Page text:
Parasites in Your Blood?
Babesiosis is one diagnosis that will make anyone cringe. A condition caused by a parasite that infiltrates your red blood cells and wreaks havoc on the body? Hard pass. Unfortunately, every year, a couple of thousand people in the U.S. will have to deal with this.
Babesia: What Is It?
Babesiae are protozoan parasites that infect red blood cells. As they multiply, more and more red blood cells are destroyed, which can lead to potentially fatal health conditions—especially in the elderly, those with compromised immune systems, or those without a spleen.
In humans, babesia transmission usually happens in one of three ways. They can be spread by deer ticks, through blood transfusions, or during pregnancy from mother to baby. Usually, they are transmitted via deer ticks. Now, most of us probably think of Lyme disease as being associated with ticks. The unfortunate truth is that babesiosis and Lyme disease can co-occur.
What to Look For
Relatively healthy individuals may not experience obvious symptoms, and so the presence of babesiae may go completely unnoticed. Others may experience severe symptoms. Symptoms of babesiosis can first appear anywhere from 1-9 weeks after exposure. The condition may present flu-like symptoms such as fever, headaches, fatigue, chills, and body aches. Additional symptoms may include shortness of breath, hemolytic anemia, and heart or renal failure.
Babesiae tend to be endemic to certain areas, particularly the northeastern coast of the U.S. as well as the states of Wisconsin and Minnesota. We first became aware of the possibility of transmission through blood infusions back in 1979. However, it wasn’t until 2011 that the CDC opened a case surveillance system for states to report known cases. Blood banks ask screening questions to eliminate those who have had a confirmed case of certain blood conditions such as babesiosis. However, since many healthy individuals never experience symptoms or receive a diagnosis, some blood donors with babesiosis may unknowingly slip through. The FDA has made recommendations for certain high-risk states to perform blood testing in hopes of weeding out most of these cases. Until all blood banks can implement effective screening and testing measures, we will continue to see babesiosis cases resulting from transfusions.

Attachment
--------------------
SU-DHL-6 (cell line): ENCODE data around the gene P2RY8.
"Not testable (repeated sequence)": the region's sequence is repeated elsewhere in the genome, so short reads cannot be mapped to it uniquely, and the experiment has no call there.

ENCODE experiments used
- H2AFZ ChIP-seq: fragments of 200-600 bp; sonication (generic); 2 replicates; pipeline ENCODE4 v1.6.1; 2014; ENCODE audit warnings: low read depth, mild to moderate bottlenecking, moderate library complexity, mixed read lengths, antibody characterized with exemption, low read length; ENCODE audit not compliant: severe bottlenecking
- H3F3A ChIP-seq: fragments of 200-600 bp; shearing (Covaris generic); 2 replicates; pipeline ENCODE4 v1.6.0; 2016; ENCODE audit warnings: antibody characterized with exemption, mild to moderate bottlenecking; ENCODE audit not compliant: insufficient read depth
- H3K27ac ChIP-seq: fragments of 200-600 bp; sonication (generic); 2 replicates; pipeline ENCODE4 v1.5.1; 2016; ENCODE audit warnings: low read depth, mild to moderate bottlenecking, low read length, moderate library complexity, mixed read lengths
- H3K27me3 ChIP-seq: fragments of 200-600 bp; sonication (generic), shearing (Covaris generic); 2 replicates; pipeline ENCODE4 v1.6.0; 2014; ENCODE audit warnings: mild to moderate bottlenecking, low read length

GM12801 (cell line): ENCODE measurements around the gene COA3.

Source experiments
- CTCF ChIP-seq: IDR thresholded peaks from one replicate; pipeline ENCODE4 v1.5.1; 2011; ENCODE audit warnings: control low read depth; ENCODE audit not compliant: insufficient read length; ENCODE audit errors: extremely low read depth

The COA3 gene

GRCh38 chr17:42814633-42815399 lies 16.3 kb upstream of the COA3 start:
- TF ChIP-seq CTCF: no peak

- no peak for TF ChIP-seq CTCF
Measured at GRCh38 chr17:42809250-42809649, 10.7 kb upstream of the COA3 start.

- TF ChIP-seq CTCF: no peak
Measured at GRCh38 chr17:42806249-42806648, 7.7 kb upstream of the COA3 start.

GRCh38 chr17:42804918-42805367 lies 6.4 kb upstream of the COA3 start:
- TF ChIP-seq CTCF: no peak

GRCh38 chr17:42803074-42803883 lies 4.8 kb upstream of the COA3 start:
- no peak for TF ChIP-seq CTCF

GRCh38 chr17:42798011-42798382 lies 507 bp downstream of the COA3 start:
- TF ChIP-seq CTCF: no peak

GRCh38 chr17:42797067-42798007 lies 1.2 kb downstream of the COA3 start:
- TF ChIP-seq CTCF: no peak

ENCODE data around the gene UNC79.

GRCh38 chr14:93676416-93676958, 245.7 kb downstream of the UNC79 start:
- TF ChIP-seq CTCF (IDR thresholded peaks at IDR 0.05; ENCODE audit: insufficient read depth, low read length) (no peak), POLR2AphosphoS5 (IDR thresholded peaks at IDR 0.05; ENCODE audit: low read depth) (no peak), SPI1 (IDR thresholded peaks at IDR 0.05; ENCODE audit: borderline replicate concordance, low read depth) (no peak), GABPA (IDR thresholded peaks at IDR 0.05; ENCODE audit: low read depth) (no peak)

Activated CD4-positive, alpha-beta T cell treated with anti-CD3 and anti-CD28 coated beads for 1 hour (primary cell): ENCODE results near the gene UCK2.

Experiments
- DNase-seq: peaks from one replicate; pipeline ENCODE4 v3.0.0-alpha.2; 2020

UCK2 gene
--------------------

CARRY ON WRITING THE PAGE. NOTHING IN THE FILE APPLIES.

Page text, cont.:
Reduce Your Risk of Tick Bites
While the thought of getting infected with a babesia from a blood transfusion is disturbing, you are much more likely to acquire it through a tick bite. However, there are a few measures that you can take to help protect yourself from being bitten by a babesiae-carrying tick. Take a look at the following precautionary list:
- Wear long sleeves, pants, and boots if you are entering into wooded or bushy areas.
- Apply repellants to your skin and clothing.
- Wear light-colored clothing to help you see if a tick is catching a ride on your garments.
- Tuck your pants into your socks and/or shoes to help protect your ankles from exposure.
- Shower and inspect your skin thoroughly. Younger deer ticks can be as small as a poppyseed, so you’ll want to be very thorough about this.
- If you do spot a tick, remove it promptly and clean the affected area. The longer the tick stays on, the higher the chance that it will transmit disease.
Take precautions when you can. If you think you may have been bitten by a tick, make sure to report it to your doctor.
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